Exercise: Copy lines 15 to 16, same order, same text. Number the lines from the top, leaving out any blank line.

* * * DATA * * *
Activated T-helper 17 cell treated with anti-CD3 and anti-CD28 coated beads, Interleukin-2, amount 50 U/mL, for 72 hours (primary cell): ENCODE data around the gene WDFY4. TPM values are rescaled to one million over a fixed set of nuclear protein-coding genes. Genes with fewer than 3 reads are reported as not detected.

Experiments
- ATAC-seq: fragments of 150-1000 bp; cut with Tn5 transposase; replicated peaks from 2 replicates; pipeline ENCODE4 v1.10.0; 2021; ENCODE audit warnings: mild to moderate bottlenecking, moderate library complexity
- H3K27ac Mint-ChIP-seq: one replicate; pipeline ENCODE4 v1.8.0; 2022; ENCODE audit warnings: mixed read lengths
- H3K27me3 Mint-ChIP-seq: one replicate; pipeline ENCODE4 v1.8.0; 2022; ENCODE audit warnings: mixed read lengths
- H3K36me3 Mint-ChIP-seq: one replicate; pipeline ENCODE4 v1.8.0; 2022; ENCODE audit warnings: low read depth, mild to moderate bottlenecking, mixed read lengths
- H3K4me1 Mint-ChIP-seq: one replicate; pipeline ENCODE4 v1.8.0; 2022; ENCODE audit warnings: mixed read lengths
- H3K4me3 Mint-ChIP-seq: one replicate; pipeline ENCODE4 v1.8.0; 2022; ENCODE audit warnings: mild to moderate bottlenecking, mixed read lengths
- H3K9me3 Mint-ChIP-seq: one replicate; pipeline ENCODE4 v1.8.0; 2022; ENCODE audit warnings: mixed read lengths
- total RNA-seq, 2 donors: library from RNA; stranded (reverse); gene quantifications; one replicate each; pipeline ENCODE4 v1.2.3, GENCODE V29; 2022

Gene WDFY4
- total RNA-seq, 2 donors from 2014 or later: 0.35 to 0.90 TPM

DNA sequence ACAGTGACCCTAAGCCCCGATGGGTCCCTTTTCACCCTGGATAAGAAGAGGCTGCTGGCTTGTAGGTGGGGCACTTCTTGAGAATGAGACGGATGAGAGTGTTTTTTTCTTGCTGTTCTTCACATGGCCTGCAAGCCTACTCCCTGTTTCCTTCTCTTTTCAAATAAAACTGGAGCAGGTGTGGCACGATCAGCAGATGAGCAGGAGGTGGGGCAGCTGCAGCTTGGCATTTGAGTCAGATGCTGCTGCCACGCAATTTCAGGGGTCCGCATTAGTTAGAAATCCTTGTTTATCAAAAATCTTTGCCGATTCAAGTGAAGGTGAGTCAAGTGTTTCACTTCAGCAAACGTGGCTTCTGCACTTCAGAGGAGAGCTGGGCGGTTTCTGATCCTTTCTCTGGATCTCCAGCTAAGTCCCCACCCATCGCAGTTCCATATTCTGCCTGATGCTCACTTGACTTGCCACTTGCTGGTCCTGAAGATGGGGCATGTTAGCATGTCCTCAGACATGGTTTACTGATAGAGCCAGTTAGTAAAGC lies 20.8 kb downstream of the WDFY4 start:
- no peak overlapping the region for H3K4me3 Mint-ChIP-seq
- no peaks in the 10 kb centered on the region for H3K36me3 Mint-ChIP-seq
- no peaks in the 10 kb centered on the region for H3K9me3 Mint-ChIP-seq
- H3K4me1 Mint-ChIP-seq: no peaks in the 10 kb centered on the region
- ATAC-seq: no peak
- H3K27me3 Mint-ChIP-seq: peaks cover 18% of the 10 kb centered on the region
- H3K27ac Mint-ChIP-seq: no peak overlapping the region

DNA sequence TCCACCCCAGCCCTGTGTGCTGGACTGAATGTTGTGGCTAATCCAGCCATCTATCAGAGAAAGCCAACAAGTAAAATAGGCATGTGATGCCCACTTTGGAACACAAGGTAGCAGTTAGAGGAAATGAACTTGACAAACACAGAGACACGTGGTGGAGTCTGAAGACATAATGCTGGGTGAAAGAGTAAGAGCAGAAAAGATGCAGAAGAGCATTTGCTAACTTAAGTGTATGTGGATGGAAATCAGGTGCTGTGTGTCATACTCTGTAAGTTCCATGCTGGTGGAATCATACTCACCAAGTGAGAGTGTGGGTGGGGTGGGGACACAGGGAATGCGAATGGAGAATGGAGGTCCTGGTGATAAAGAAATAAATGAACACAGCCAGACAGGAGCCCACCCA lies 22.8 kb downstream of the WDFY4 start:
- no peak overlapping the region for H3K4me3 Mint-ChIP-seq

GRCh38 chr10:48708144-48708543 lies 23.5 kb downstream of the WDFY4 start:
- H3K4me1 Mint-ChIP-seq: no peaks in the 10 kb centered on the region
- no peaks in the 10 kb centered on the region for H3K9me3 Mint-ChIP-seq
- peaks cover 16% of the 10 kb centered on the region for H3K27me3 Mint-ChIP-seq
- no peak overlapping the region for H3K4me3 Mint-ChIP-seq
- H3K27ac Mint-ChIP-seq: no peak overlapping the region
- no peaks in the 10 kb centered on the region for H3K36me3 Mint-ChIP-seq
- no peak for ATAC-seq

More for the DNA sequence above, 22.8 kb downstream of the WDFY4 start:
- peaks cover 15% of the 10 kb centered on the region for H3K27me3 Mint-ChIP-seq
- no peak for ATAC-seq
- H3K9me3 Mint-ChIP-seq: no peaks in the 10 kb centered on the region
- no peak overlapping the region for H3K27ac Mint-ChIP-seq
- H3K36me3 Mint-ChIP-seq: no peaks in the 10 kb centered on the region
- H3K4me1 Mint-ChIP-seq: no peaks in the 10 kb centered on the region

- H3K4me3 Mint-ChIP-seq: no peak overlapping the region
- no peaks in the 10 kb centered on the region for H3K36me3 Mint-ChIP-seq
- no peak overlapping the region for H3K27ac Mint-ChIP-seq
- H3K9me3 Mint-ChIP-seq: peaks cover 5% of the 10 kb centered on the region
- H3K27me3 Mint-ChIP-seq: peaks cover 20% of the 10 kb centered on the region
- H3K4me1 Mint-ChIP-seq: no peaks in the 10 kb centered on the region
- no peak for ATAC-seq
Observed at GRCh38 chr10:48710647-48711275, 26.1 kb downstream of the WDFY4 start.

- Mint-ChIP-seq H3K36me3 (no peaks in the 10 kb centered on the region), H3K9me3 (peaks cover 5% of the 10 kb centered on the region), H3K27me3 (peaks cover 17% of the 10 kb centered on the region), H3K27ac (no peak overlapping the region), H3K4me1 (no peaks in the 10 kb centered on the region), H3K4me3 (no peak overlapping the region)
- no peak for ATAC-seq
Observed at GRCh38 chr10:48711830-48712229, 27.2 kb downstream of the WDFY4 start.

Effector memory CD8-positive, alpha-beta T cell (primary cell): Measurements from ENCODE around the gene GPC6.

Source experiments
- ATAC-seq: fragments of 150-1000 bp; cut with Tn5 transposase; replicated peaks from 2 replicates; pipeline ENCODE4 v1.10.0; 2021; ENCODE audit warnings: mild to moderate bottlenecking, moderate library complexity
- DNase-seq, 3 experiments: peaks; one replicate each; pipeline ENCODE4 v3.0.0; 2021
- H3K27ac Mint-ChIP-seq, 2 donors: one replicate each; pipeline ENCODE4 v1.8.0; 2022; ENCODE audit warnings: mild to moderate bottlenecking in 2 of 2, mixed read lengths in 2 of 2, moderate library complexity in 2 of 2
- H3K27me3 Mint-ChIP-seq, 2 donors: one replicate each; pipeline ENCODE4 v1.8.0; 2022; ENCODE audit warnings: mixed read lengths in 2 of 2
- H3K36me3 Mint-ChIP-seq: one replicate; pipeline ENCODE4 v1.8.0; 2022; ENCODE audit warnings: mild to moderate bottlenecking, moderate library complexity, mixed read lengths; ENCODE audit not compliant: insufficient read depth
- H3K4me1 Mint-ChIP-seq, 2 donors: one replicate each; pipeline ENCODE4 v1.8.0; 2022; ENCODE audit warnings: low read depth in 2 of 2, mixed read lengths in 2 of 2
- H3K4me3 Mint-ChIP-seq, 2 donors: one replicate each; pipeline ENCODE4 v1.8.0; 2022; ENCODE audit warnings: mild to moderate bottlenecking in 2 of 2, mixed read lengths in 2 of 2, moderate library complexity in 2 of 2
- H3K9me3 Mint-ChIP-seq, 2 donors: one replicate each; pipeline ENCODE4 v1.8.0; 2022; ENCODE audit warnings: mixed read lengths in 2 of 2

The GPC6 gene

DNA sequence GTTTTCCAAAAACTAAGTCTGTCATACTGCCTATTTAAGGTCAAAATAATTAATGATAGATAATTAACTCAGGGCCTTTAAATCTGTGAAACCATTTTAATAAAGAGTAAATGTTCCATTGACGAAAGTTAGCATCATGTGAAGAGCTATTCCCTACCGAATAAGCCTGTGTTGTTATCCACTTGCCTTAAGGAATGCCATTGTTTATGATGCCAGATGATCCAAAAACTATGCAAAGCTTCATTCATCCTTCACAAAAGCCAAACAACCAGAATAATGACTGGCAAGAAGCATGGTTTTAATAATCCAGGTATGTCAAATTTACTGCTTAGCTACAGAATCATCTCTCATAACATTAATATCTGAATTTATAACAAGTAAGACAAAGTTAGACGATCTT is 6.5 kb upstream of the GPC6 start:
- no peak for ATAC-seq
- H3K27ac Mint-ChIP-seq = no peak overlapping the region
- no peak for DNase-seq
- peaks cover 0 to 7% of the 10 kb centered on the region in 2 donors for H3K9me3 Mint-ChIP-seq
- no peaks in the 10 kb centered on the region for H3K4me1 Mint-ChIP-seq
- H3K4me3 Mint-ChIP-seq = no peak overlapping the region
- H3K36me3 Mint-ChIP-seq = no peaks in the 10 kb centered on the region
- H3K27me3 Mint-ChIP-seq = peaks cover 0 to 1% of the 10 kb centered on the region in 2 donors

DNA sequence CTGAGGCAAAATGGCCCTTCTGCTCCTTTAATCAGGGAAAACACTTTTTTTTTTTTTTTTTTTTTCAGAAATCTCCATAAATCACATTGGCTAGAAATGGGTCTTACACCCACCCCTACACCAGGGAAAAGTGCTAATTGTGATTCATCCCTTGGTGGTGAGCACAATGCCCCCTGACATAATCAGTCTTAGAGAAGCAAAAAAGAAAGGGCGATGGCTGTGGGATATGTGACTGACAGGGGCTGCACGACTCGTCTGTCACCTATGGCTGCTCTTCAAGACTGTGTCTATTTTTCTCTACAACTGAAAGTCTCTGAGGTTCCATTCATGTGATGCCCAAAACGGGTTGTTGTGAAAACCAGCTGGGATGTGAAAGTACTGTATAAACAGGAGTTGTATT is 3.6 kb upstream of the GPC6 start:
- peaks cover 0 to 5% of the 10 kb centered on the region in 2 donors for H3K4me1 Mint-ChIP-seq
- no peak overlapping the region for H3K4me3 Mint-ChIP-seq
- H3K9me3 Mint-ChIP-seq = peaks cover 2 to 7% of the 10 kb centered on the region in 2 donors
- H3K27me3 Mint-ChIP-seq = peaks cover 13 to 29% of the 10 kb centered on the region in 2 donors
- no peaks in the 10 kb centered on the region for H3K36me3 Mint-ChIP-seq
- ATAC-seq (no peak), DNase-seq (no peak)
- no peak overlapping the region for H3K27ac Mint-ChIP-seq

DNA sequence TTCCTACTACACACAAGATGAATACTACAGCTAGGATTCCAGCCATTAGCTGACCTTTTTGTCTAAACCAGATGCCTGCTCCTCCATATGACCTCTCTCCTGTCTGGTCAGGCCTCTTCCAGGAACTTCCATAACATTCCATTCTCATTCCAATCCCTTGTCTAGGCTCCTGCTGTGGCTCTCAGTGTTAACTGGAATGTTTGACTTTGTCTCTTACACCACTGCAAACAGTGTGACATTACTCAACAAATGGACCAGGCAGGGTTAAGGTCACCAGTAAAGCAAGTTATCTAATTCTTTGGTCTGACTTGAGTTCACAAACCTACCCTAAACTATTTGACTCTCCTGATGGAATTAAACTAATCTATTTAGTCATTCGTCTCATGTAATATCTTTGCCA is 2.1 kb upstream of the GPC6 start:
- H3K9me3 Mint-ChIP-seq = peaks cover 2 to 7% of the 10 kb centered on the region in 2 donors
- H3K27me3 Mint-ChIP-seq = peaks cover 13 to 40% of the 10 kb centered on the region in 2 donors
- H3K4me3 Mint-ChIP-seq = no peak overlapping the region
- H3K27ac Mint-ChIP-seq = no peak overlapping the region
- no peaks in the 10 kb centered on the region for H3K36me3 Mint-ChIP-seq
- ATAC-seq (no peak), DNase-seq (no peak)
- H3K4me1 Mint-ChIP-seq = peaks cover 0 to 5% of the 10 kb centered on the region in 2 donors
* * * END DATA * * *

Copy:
- no peaks in the 10 kb centered on the region for H3K36me3 Mint-ChIP-seq
- no peaks in the 10 kb centered on the region for H3K9me3 Mint-ChIP-seq